Societal, scientific and economic needs are the drivers for the next generation of HPC - computing with exascale performance (computers capable of performing 10 to the power of 18 floating point operations per second).
The European Commission recognised the need for an EU-level policy in HPC to optimise national and European investments, addressing the entire HPC ecosystem and adopted its HPC Strategy on 15 February 2012.
The implementation of the European HPC strategy in Horizon 2020 is supported through three pillars working in synergy:
These pillars are complemented with awareness raising, training, education and skills development in HPC.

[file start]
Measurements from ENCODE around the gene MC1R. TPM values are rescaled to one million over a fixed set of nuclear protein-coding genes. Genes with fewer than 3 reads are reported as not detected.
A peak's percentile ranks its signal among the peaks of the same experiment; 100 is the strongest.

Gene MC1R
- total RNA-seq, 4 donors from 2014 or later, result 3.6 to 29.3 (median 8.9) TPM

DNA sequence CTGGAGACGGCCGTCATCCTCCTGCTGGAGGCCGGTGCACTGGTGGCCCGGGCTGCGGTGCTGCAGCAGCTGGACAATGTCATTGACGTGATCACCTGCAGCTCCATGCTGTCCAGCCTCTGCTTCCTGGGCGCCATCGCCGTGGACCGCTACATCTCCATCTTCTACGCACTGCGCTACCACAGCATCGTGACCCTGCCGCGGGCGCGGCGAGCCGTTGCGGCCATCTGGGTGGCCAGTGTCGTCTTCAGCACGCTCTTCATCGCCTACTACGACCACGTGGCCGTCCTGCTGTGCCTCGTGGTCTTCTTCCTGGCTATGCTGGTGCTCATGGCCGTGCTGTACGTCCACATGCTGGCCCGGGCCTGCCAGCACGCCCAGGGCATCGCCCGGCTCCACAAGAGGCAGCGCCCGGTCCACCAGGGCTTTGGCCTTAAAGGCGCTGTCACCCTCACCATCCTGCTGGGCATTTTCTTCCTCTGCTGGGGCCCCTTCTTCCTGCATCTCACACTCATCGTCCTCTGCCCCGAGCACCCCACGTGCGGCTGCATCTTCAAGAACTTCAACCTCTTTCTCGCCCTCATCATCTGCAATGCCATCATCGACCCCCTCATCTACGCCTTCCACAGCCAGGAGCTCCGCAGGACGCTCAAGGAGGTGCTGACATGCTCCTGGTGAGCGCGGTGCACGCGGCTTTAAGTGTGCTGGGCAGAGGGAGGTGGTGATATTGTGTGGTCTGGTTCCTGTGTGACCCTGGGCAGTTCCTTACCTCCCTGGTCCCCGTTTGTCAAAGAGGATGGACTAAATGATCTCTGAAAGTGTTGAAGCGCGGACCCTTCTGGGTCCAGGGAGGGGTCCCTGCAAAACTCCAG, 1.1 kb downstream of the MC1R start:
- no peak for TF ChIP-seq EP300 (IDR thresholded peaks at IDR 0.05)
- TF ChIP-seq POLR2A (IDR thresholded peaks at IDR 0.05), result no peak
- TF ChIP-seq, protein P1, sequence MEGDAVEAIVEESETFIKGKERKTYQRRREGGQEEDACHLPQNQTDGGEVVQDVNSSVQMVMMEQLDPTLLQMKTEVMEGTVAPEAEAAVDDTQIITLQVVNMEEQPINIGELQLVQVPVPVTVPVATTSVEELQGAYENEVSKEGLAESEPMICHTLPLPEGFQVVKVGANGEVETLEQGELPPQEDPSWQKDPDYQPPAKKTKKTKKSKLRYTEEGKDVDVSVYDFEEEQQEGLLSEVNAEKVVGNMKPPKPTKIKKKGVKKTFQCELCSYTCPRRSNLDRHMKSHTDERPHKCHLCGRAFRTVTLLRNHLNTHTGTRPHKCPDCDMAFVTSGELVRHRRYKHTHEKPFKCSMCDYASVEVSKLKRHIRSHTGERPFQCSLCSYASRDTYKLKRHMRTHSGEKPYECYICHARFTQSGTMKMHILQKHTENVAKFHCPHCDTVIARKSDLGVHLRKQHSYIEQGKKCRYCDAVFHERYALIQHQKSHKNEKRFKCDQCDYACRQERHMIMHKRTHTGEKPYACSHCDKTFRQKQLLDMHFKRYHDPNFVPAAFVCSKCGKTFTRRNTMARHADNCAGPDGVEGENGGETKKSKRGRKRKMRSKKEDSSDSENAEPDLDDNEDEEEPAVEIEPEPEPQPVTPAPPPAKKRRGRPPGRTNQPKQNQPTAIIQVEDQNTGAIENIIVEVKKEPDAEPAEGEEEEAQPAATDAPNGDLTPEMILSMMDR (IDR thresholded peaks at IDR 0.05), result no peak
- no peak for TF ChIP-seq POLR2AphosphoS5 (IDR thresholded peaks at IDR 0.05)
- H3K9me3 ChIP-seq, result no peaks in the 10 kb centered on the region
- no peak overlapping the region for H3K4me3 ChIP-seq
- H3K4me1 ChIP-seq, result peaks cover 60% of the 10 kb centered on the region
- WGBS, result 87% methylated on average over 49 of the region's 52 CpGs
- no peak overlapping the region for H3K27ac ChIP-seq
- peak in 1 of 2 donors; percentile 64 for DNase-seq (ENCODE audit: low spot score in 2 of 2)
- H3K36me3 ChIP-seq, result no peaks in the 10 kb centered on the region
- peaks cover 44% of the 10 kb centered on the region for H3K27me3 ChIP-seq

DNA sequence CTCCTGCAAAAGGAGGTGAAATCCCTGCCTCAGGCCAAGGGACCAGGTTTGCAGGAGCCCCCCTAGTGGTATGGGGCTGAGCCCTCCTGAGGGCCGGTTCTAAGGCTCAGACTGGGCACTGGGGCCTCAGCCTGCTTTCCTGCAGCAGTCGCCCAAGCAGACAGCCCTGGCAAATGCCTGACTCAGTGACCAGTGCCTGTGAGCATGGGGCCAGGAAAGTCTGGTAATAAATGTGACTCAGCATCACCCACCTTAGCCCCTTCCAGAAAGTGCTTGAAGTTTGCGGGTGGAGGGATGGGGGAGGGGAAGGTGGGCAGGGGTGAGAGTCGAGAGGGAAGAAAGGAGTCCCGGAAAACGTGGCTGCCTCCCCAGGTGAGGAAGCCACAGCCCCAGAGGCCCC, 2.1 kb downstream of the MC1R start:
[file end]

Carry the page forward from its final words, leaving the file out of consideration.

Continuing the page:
A strong cooperation with the HPC stakeholders is key for the success of the HPC strategy. A contractual Public-Private Partnership on HPC (cPPP on HPC) was established in January 2014 between the Commission and the European Technology Platform for HPC (ETP4HPC) to develop an ambitious R&I strategy. The cPPP covers the pillars (1) and (3) above.
Check the applications of High-Performance Computing and what the EC does within its HPC strategy in this infographic.
HPC-related actions were called under 2 different domains of the "Excellent Science" pillar of Horizon 2020: